Mr T, a chartered physiotherapist, runs courses for employees of healthcare and social institutions on safe client-handling techniques. He ran a course on behalf of a housing association attended by Ms F, a 35-year-old housing warden.
After a day of theoretical instruction on safe techniques, the group practiced a sit-to-stand manoeuvre for infirm but cooperative patients. One of the delegates acted as ‘the patient’ so that the technique could be rehearsed. Ms F completed the course and there were no apparent problems until she launched legal proceedings, against Mr T and the employer who had sent her on the course, several months later.
Ms F alleged that she sustained a spraining injury to her neck as a result of lifting a heavy ‘patient’ during the sit-to-stand manoeuvre. Mr T noted that the manoeuvre should not have involved any lifting as he taught it.
We asked an expert occupational physiotherapist for their opinion. They assessed Mr T’s teaching and techniques, finding they were ‘the correct way to explain and demonstrate this assisted manoeuvre’.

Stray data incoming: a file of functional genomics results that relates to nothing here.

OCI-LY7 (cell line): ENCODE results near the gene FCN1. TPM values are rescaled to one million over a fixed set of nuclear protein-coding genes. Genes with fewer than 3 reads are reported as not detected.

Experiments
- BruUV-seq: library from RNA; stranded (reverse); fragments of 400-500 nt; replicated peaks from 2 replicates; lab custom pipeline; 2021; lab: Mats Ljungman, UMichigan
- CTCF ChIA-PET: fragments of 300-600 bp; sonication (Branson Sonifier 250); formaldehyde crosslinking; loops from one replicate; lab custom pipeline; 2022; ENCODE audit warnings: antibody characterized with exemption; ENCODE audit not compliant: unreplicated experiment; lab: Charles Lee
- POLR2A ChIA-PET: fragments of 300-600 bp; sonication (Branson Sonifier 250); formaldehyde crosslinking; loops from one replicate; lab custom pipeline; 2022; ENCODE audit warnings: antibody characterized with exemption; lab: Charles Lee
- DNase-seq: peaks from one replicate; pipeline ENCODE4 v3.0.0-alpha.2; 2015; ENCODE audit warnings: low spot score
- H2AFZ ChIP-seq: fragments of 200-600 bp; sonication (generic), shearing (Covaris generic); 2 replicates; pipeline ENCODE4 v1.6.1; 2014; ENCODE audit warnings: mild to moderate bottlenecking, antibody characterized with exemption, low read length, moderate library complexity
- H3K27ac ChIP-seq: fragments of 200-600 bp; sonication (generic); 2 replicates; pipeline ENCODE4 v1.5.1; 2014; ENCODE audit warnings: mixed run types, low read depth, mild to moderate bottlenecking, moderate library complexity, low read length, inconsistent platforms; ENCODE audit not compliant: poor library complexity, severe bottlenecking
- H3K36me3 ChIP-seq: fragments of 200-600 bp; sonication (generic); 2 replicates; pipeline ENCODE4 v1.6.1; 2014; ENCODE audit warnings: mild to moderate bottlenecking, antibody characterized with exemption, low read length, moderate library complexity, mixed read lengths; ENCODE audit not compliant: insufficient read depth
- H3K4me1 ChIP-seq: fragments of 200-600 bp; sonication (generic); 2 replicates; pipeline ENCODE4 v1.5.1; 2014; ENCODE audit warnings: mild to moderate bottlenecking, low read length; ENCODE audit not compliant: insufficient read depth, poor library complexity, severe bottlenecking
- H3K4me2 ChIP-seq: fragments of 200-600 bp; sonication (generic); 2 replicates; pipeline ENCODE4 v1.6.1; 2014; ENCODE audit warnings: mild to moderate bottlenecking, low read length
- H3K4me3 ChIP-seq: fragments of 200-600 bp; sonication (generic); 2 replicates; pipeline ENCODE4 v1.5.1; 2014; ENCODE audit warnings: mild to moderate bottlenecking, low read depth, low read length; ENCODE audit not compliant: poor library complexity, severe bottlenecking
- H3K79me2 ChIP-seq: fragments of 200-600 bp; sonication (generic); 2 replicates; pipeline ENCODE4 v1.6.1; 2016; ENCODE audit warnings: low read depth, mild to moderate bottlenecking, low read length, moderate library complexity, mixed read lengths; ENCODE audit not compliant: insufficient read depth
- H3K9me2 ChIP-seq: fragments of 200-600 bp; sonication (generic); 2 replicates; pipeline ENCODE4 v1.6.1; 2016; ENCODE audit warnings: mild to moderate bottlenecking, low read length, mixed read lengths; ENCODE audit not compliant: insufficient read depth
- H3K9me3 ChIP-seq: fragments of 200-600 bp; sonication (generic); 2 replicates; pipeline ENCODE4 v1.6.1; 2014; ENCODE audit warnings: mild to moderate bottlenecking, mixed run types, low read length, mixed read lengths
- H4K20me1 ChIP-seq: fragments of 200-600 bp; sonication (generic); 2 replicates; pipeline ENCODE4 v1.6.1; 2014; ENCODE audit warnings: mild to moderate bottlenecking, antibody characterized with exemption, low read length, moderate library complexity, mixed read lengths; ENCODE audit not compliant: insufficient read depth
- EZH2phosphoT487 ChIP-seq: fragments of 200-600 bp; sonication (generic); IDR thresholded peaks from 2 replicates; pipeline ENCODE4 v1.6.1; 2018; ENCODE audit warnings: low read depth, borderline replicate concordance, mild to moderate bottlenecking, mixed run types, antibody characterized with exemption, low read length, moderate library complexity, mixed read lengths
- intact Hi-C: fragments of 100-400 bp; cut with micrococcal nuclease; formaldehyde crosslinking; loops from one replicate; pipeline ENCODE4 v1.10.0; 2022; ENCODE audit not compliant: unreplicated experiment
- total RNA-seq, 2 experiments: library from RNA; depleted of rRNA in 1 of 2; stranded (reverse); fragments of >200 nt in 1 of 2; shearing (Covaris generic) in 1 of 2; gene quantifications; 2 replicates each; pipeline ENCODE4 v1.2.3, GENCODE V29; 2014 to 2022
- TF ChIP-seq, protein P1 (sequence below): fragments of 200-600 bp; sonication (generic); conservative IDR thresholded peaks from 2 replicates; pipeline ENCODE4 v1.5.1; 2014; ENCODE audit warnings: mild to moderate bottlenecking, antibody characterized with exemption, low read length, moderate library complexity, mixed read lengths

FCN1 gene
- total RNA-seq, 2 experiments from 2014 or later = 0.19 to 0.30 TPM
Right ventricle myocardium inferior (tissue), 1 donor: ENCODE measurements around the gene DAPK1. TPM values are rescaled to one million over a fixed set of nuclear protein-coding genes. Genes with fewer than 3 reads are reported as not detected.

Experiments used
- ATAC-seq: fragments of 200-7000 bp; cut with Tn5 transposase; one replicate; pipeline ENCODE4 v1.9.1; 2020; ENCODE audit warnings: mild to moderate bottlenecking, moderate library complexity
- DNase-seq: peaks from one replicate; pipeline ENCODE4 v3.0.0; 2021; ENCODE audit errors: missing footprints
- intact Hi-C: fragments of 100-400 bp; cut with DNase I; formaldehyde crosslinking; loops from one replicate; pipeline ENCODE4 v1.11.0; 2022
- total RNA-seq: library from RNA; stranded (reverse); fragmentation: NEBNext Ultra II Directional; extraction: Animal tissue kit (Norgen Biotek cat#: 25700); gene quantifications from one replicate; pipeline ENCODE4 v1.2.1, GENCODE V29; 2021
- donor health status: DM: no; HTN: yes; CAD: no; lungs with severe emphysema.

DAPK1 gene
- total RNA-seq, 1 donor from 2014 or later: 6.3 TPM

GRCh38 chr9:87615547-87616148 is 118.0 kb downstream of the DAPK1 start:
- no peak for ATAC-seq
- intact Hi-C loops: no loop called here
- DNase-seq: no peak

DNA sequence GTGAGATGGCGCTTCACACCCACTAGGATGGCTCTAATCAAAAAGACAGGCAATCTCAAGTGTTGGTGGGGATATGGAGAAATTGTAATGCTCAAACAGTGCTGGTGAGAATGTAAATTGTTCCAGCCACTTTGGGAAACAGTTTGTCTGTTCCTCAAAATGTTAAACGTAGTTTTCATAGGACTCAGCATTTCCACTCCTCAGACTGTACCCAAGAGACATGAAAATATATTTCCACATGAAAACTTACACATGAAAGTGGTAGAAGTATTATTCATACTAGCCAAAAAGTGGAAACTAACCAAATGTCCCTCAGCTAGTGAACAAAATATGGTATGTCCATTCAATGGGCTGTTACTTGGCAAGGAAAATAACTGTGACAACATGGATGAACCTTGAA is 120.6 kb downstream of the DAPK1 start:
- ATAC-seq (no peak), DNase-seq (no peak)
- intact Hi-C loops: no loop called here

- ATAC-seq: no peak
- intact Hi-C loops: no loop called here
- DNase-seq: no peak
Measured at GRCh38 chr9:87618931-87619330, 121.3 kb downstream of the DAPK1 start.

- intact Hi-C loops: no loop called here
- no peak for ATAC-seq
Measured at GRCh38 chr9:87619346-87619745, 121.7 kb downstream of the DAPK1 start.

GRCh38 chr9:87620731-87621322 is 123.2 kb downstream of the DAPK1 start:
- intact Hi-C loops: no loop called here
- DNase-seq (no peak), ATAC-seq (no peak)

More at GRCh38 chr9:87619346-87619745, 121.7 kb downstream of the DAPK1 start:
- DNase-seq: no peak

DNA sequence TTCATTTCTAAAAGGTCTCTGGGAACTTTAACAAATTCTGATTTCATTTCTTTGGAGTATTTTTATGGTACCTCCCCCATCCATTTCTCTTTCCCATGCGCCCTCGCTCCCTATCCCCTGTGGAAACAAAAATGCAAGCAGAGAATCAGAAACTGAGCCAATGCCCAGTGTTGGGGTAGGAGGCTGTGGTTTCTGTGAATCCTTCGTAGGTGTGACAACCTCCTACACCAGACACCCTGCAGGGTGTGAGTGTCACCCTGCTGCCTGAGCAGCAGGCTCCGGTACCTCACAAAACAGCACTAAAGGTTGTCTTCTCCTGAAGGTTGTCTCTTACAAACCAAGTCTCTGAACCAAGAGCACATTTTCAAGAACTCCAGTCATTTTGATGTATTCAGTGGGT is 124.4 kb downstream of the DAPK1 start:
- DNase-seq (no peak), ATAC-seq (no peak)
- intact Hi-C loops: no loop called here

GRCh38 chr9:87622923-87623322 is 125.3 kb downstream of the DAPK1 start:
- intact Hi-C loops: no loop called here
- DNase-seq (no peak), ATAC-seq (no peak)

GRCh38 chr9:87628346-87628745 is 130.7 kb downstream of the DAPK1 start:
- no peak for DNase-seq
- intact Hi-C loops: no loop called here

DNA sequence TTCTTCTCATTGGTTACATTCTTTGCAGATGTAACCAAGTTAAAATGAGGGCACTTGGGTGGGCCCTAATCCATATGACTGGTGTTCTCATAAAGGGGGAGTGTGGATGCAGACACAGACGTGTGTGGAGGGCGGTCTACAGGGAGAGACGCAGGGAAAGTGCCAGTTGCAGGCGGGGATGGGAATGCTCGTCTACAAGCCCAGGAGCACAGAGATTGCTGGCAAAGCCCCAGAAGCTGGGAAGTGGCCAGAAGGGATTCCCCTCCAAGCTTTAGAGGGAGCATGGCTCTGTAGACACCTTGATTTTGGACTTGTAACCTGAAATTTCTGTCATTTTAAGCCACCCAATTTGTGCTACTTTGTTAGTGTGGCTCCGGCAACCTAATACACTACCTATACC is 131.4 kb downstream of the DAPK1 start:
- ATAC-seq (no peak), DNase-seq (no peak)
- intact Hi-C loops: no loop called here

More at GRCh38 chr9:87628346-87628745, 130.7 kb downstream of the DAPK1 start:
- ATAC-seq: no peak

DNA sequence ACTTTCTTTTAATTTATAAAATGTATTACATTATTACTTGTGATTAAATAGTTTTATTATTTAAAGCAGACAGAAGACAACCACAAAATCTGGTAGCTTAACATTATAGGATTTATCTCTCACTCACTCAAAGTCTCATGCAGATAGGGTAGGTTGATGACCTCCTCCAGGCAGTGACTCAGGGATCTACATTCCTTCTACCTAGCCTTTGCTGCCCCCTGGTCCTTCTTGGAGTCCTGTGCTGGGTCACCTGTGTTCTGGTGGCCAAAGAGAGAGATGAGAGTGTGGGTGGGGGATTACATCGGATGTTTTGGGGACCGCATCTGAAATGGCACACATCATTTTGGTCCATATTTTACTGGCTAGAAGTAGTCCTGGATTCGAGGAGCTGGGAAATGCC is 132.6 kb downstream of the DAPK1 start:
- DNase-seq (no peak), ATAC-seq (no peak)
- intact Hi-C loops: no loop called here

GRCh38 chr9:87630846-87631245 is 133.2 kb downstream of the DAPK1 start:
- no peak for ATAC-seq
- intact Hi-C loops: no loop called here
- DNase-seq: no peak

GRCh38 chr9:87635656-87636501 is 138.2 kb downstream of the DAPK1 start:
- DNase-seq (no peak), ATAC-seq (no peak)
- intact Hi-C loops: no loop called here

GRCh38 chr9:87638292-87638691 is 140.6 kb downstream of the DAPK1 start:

The training was felt to be entirely appropriate to the delegates’ needs and complied with established standards and guidelines in this field. The expert’s opinion was that no injury could have been suffered by Ms F unless she had disregarded the instruction she received during the course and had attempted to pull or lift the ‘patient’.
Orthopaedic and neurosurgical expert opinion noted evidence of cervical spine degenerative disease and minor foraminal stenosis that affected Ms F before she attended the course. Any injury she may have sustained should have recovered over a period of six months or so. Ms F alleged severe ongoing neck and arm symptoms that prevented her from working.
We defended Mr T as there was no evidence to establish a breach of duty or causal link to Ms F’s problems as a result of his course. The case went to trial and Ms F’s claim was disallowed with an order that Mr T’s defence costs be met.